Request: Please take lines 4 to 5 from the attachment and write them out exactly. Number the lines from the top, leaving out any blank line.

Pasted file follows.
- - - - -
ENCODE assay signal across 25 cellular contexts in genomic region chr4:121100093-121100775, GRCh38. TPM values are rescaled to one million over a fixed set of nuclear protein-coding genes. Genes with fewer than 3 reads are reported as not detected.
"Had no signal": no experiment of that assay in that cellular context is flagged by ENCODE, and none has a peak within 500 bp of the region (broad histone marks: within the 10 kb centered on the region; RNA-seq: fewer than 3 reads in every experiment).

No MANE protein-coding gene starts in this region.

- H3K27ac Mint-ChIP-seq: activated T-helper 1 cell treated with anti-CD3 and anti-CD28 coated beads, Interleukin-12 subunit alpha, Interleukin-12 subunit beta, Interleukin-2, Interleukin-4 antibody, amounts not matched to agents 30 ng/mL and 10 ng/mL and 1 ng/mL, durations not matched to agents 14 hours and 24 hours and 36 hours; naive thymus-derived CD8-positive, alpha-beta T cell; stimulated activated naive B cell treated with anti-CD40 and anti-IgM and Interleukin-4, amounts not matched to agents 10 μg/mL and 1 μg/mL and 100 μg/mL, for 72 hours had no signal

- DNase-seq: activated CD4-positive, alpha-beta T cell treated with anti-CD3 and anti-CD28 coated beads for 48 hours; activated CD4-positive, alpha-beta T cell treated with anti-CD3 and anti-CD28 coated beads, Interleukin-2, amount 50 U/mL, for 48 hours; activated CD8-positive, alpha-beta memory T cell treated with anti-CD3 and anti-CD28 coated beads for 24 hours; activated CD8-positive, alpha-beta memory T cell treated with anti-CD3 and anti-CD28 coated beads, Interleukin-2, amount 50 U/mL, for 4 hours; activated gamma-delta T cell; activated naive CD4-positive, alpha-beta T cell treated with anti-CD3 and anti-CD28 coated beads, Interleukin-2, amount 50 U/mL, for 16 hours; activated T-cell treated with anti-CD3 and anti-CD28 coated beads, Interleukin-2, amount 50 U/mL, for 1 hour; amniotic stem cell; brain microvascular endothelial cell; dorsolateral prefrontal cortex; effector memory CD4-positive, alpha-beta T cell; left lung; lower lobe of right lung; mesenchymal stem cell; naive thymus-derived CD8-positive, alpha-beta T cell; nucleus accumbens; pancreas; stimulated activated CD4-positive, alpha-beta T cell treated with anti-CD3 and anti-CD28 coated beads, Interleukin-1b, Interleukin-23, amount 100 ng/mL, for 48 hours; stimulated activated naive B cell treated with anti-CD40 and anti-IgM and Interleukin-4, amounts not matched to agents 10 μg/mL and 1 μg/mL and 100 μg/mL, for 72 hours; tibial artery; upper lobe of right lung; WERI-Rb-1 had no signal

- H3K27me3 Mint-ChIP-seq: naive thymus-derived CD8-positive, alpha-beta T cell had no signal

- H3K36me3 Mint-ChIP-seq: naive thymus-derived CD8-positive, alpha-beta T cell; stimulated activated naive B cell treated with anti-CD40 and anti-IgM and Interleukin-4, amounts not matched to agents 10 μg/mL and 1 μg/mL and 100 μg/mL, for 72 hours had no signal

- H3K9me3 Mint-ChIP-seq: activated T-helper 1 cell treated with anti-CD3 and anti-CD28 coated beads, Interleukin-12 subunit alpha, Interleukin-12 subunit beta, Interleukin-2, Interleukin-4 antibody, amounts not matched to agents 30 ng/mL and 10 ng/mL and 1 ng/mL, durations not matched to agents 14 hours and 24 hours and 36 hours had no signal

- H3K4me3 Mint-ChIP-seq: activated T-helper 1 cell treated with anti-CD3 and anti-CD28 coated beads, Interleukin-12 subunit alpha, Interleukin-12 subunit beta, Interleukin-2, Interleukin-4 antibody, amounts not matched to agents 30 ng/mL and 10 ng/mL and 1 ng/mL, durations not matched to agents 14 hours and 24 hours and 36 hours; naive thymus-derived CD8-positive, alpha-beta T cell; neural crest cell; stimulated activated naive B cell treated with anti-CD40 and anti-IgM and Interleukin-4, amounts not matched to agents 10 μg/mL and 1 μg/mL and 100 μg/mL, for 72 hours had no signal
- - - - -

- H3K27ac Mint-ChIP-seq: activated T-helper 1 cell treated with anti-CD3 and anti-CD28 coated beads, Interleukin-12 subunit alpha, Interleukin-12 subunit beta, Interleukin-2, Interleukin-4 antibody, amounts not matched to agents 30 ng/mL and 10 ng/mL and 1 ng/mL, durations not matched to agents 14 hours and 24 hours and 36 hours; naive thymus-derived CD8-positive, alpha-beta T cell; stimulated activated naive B cell treated with anti-CD40 and anti-IgM and Interleukin-4, amounts not matched to agents 10 μg/mL and 1 μg/mL and 100 μg/mL, for 72 hours had no signal

- DNase-seq: activated CD4-positive, alpha-beta T cell treated with anti-CD3 and anti-CD28 coated beads for 48 hours; activated CD4-positive, alpha-beta T cell treated with anti-CD3 and anti-CD28 coated beads, Interleukin-2, amount 50 U/mL, for 48 hours; activated CD8-positive, alpha-beta memory T cell treated with anti-CD3 and anti-CD28 coated beads for 24 hours; activated CD8-positive, alpha-beta memory T cell treated with anti-CD3 and anti-CD28 coated beads, Interleukin-2, amount 50 U/mL, for 4 hours; activated gamma-delta T cell; activated naive CD4-positive, alpha-beta T cell treated with anti-CD3 and anti-CD28 coated beads, Interleukin-2, amount 50 U/mL, for 16 hours; activated T-cell treated with anti-CD3 and anti-CD28 coated beads, Interleukin-2, amount 50 U/mL, for 1 hour; amniotic stem cell; brain microvascular endothelial cell; dorsolateral prefrontal cortex; effector memory CD4-positive, alpha-beta T cell; left lung; lower lobe of right lung; mesenchymal stem cell; naive thymus-derived CD8-positive, alpha-beta T cell; nucleus accumbens; pancreas; stimulated activated CD4-positive, alpha-beta T cell treated with anti-CD3 and anti-CD28 coated beads, Interleukin-1b, Interleukin-23, amount 100 ng/mL, for 48 hours; stimulated activated naive B cell treated with anti-CD40 and anti-IgM and Interleukin-4, amounts not matched to agents 10 μg/mL and 1 μg/mL and 100 μg/mL, for 72 hours; tibial artery; upper lobe of right lung; WERI-Rb-1 had no signal